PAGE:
HARRISONBURG, Va. - Rep. Paul Ryan today joined his presidential running mate in calling the Federal Reserve's new economic stimulus effort "sugar-high economics."
"What they say is they don't think our economic growth is quote, strong enough to feel sustained job creation," Ryan told a rally of about 3,000 people here. "Look, sugar-high economics is no substitute for pro-growth economics. What we don't need is more money-printing. What we need is more wealth creation, job creation and risk taking."
The House Budget chairman said "we need honest money. We need sound money. We need economic growth and the foundations for economic growth."
Romney used similar language today when criticizing the Federal Reserve, also calling its actions a "sugar high."
The Federal Reserve Thursday announced its third quantitative-easing program in less than three years
Ryan started his rally on a somber note, leading a moment of silence for the four Americans killed Tuesday when the U.S. Embassy in Libya was attacked.
"We just moments ago witnessed and watched the bodies of the four slain diplomats arrive at Andrews Air Force Base from Libya," Ryan said, before asking for a moment of silence for Ambassador Christopher Stevens, Sean Smith, Glen Doherty and Tyrone Woods.
Ryan delayed the event because the four bodies were returning to the United States in a ceremony at which Secretary of State Hillary Clinton and President Obama spoke.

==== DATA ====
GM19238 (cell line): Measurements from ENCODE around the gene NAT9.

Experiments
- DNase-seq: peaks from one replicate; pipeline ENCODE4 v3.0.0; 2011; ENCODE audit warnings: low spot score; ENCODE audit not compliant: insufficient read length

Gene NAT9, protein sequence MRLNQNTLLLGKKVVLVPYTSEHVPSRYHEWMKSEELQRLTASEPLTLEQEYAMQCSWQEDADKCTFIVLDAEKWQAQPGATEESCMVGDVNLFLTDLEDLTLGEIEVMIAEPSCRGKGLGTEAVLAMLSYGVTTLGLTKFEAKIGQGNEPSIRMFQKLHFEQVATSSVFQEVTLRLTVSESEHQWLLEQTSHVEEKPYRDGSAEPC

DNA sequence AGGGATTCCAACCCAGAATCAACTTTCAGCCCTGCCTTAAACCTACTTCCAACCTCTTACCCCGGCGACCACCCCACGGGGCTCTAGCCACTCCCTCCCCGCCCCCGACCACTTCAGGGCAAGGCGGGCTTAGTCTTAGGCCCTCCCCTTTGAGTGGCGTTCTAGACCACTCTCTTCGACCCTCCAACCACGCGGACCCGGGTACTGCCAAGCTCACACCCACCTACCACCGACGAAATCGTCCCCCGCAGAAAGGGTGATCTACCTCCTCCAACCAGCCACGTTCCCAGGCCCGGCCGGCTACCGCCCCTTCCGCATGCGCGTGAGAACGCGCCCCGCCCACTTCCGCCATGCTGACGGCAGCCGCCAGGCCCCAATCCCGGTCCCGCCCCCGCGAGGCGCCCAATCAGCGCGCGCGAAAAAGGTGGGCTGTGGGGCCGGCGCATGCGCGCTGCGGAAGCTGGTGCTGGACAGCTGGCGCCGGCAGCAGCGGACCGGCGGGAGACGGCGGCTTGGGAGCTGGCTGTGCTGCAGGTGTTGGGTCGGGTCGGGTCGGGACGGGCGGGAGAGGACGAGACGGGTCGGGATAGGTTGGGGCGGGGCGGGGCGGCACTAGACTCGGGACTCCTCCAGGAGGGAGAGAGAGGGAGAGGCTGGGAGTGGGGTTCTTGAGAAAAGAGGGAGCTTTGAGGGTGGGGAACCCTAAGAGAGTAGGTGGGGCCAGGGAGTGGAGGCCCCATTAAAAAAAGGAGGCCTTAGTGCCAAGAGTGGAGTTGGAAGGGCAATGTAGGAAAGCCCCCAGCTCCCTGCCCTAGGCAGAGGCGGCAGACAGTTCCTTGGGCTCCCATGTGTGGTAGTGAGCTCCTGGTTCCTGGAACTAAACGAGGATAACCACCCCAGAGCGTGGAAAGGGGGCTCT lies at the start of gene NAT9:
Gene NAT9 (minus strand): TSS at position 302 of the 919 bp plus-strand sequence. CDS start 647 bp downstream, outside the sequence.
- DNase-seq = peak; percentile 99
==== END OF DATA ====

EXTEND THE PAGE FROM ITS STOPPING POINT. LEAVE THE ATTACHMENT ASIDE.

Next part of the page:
Romney also started his rally in Ohio late to watch the ceremony.
Against a backdrop of a huge U.S. flag and rolling green hills, the vice presidential nominee tried to connect with the voters in this conservative part of the crucial battleground state.
"This is one of the most beautiful parts of the country," Ryan said, using a technique he employs at most stops on the campaign trail. "I have canoed this area, I have fished this area, I have backpacked this area, and my phone has blaze orange and camouflage. It's a reminder that deer season is right around the corner. I've hunted some good deer in Virginia here, too."
The Wisconsin congressman mentions a personal detail about the town or state he's visiting at almost every stop on the campaign, something to which the crowds almost always respond.
Historically, Virginia voted Democratic (traditional Southern Democratic, that is) until 1952, when the state turned Republican for presidential elections. In those 60 years, there have been just two exceptions: Lyndon Johnson's landslide in 1964 and Obama carried the state 53 percent to 46 percent in 2008 over John McCain.
Ryan will continue campaigning in Virginia today with a fundraiser in Roanoke.